Panare Indians


Penare (Panare, Panari, Abira, Eye): 1,200 in 20 or more villages. 150 mile perimeter south of Caicaro de Orinoco basin of the Cuchivero River; Bolivar State. Two groups: jungle and highland. Carib, Northern, Western Guiana. Communal life. Nearly all are monolingual. Tropical forest, mountain slope.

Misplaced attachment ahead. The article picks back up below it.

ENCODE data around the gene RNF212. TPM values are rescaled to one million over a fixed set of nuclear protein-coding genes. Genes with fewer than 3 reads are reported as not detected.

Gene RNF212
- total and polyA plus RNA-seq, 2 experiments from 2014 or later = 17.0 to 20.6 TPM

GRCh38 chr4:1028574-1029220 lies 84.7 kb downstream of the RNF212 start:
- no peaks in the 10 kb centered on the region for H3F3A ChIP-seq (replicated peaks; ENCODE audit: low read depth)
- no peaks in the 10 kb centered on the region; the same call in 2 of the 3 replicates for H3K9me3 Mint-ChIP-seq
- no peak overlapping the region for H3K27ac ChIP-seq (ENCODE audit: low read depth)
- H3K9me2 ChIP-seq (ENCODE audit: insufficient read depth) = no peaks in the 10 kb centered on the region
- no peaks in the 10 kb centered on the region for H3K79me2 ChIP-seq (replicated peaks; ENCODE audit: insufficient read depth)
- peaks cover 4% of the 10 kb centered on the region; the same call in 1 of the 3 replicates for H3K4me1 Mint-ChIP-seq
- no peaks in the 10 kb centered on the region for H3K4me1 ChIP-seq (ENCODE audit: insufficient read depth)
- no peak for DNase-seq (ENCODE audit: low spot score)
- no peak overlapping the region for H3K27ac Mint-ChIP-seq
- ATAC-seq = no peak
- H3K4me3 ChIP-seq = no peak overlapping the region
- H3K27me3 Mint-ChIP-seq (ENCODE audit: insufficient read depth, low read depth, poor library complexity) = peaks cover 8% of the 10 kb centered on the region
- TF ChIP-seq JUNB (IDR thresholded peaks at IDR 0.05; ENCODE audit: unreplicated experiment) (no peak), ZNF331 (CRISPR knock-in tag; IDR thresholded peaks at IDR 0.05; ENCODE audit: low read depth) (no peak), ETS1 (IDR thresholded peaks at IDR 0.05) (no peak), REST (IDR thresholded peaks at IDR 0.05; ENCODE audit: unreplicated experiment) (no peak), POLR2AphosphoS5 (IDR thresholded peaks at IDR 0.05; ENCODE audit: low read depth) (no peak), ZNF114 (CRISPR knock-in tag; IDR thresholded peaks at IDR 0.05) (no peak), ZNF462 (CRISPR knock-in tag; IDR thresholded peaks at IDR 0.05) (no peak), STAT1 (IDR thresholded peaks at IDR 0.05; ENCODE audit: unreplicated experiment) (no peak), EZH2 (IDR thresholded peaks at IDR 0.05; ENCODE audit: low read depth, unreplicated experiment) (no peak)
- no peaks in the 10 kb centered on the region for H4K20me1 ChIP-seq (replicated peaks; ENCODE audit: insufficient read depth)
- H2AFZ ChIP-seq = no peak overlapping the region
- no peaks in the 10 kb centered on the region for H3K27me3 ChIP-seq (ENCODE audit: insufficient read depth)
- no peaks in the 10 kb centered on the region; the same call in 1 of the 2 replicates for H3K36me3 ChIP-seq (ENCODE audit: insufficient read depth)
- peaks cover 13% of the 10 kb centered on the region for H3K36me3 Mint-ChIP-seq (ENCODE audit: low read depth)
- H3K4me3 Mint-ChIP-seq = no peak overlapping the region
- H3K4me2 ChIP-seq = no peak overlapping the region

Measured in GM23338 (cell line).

Penare (Pah-nah-ree) Indians live in the Amazon Basin of Venezuela. The Penare are a very traditional people. They still live in thatched huts, usually on a river bank. The men wear traditional loin cloths that are dyed red from the onoto berry. Penare men and boys wear blue and white beads around their upper arms and below the knees and ankles, whereas the women and girls wear huge necklaces of blue and white beads around their necks as well as on the wrists and ankles. Penare women wear lengths of cloth as skirts in addition to their beads. Penare women are not allowed to learn Spanish and only speak in their Indian tongue. When speaking to outsiders they must speak through a man as an interpreter. While this is obviously sexist, it has been a good for the tribe because the women continue to pass down the traditional myths, stories, and culture. It has been said that after a tribe begins speaking Spanish, their Indian culture disappears within 25 years.